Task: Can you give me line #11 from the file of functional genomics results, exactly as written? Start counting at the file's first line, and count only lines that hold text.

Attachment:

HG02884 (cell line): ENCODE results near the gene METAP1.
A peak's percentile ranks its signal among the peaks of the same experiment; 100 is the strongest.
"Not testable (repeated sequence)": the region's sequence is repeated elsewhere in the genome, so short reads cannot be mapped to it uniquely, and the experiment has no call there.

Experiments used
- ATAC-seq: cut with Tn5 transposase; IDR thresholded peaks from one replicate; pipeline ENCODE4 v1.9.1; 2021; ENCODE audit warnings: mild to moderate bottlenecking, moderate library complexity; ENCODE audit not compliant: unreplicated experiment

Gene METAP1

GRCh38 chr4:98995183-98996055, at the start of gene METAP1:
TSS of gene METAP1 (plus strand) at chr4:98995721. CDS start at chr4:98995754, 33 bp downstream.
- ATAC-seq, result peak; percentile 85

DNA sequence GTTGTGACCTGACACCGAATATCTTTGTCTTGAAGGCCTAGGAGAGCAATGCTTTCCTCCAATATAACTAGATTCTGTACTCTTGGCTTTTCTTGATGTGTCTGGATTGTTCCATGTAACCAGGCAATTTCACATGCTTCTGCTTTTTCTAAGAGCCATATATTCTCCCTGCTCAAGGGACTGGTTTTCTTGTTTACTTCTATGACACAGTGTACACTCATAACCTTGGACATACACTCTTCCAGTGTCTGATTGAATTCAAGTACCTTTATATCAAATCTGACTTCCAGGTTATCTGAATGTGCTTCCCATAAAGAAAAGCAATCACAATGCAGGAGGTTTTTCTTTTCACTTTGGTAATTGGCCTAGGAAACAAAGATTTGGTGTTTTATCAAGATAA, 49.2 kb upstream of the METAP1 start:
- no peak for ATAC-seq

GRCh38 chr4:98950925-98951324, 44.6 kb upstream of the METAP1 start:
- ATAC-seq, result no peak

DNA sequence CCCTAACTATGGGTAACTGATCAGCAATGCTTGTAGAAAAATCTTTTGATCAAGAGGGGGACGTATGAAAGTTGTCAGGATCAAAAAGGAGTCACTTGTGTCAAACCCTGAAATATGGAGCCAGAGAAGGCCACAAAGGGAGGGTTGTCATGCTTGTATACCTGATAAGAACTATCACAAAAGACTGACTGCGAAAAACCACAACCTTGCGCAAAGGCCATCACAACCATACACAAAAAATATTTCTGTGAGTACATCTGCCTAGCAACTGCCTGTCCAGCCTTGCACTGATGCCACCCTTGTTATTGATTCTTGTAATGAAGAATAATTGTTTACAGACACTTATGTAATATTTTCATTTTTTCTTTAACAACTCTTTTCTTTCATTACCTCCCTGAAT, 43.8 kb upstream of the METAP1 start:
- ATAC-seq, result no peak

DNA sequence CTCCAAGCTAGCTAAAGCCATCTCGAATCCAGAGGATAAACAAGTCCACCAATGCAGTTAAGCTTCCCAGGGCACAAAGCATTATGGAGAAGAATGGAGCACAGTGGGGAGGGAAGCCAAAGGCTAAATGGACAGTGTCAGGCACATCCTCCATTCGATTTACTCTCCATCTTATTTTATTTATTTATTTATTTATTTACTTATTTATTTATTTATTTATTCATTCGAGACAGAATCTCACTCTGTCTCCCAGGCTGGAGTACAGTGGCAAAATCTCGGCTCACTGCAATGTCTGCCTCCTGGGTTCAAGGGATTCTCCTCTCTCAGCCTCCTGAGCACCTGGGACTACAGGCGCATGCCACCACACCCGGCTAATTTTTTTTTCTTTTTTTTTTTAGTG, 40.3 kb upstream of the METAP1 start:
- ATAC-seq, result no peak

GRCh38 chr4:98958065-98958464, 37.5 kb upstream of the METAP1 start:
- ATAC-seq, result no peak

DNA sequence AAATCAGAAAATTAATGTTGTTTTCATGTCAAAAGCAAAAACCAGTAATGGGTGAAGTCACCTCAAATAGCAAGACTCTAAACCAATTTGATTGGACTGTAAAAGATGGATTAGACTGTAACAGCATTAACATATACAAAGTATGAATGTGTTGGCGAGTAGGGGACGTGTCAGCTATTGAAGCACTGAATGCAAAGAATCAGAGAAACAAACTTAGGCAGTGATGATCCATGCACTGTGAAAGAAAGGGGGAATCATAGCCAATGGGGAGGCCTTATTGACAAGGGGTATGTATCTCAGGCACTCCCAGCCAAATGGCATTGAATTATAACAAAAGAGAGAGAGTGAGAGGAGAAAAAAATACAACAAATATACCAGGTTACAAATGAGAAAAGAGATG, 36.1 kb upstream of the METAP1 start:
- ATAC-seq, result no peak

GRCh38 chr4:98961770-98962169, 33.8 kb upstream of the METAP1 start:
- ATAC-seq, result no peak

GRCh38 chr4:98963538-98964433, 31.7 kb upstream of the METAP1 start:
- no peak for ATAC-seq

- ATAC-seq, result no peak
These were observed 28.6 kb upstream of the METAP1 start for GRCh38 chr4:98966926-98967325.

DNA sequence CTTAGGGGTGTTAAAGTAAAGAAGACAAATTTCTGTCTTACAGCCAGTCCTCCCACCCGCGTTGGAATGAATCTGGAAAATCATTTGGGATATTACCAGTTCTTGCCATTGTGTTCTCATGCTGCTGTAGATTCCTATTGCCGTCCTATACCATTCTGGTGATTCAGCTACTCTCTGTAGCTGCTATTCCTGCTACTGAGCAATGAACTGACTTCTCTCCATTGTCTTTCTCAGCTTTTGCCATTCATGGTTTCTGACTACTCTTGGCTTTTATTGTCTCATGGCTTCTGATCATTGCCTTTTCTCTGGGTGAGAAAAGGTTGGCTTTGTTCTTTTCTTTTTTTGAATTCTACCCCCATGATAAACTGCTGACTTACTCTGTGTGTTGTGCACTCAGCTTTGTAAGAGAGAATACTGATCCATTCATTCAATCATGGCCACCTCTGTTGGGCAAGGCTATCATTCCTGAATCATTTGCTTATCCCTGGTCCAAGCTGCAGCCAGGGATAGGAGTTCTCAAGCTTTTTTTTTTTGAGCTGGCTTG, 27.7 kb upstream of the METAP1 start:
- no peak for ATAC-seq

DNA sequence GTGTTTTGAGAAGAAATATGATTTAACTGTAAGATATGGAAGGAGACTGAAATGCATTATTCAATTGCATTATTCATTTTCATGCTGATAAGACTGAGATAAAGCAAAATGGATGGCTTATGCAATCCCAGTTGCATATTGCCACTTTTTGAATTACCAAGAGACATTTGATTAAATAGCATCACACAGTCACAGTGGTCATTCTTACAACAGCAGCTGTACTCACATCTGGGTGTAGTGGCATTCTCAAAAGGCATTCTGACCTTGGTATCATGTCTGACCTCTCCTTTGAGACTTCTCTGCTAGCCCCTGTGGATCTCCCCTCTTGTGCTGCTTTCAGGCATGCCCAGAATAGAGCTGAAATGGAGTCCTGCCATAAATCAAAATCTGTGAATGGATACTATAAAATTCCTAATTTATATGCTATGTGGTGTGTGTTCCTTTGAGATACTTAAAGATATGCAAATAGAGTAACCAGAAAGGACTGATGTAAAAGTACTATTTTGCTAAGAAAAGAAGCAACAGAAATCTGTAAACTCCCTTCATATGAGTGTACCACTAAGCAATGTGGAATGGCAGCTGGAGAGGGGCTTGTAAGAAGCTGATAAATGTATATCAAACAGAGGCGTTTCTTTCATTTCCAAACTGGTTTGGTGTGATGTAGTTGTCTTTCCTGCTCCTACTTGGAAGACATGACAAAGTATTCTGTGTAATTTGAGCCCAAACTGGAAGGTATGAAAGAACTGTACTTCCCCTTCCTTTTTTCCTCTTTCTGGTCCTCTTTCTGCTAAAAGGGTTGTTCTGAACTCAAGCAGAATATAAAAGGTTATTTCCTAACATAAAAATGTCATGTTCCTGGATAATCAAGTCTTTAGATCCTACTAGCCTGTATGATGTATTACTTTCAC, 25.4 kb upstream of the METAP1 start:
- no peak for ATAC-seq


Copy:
- no peak for ATAC-seq